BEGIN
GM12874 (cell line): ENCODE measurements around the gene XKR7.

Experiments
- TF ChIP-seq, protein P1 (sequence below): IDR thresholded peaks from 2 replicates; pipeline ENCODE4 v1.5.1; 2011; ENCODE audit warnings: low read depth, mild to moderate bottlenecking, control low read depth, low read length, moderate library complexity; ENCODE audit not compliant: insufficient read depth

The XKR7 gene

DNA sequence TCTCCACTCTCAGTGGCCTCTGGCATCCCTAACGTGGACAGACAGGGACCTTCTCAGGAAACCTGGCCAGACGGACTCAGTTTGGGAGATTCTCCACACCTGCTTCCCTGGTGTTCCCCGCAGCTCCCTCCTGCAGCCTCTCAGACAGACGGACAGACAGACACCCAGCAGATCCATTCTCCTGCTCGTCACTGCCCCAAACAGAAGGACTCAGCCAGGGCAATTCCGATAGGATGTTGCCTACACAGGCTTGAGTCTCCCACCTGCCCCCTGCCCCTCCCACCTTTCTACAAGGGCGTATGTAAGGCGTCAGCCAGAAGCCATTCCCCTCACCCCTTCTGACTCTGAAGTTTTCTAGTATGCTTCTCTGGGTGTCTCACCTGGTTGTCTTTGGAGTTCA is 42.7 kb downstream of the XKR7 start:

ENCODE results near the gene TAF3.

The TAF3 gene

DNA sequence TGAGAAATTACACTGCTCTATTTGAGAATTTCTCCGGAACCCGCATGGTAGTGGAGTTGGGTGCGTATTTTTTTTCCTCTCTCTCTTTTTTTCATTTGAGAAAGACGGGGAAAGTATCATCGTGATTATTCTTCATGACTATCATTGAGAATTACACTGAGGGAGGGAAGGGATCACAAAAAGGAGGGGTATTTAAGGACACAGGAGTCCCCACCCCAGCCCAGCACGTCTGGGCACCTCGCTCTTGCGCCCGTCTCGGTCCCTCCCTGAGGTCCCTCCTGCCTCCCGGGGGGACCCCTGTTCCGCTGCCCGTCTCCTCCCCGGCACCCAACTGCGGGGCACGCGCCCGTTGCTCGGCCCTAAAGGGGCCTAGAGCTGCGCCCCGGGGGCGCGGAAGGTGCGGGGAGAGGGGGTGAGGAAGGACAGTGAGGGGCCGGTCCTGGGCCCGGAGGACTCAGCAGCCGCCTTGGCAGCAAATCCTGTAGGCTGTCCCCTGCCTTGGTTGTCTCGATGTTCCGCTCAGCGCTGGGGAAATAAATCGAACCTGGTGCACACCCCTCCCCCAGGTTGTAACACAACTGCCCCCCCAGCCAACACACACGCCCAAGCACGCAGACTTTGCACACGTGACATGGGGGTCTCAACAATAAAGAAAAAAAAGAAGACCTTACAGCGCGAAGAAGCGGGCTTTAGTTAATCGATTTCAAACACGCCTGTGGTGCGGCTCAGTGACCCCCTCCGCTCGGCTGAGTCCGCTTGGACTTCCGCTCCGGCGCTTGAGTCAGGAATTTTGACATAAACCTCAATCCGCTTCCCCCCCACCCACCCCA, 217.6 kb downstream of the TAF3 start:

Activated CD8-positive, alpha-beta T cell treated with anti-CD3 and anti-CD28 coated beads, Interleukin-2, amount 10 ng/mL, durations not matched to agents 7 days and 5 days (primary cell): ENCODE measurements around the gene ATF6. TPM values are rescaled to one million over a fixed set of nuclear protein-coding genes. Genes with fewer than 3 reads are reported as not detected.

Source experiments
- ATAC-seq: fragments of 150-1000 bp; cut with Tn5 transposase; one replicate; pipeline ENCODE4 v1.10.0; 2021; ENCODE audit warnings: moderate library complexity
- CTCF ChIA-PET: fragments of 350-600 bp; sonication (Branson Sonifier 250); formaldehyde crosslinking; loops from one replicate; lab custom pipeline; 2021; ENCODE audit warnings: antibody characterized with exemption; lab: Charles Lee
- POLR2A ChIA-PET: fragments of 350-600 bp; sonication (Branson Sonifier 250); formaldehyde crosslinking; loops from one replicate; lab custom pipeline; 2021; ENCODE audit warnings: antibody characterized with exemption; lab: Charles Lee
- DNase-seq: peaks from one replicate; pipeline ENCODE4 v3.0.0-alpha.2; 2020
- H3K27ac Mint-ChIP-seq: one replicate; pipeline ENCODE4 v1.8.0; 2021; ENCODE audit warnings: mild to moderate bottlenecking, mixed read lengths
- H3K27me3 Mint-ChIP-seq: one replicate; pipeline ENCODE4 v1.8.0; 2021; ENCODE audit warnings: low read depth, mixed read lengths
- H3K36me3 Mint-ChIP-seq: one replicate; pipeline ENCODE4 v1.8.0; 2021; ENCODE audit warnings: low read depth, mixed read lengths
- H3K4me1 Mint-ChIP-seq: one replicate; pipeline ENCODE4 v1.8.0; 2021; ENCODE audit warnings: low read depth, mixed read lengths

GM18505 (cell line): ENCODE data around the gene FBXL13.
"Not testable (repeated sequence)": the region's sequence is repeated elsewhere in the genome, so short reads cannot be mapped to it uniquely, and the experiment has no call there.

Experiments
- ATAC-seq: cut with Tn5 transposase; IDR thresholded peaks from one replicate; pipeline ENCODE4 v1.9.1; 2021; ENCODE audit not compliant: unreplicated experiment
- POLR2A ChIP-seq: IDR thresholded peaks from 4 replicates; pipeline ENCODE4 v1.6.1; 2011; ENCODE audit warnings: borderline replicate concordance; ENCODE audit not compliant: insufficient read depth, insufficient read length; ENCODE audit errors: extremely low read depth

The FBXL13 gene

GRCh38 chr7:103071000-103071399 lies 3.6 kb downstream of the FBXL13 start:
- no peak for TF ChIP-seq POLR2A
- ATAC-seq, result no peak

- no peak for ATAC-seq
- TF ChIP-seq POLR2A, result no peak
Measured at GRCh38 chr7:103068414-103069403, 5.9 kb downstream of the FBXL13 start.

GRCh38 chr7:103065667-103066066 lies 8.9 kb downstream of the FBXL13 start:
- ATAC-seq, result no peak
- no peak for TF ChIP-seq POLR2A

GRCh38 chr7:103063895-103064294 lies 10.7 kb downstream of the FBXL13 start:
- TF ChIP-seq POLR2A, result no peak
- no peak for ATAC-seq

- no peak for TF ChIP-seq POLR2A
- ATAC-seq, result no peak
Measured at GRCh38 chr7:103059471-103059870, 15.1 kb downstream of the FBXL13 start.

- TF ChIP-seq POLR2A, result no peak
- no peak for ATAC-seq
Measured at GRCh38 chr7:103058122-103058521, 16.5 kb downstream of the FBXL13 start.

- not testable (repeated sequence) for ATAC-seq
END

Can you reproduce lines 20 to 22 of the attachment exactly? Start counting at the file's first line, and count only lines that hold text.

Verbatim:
"Not testable (repeated sequence)": the region's sequence is repeated elsewhere in the genome, so short reads cannot be mapped to it uniquely, and the experiment has no call there.

Experiments
- ATAC-seq: cut with Tn5 transposase; IDR thresholded peaks from one replicate; pipeline ENCODE4 v1.9.1; 2021; ENCODE audit not compliant: unreplicated experiment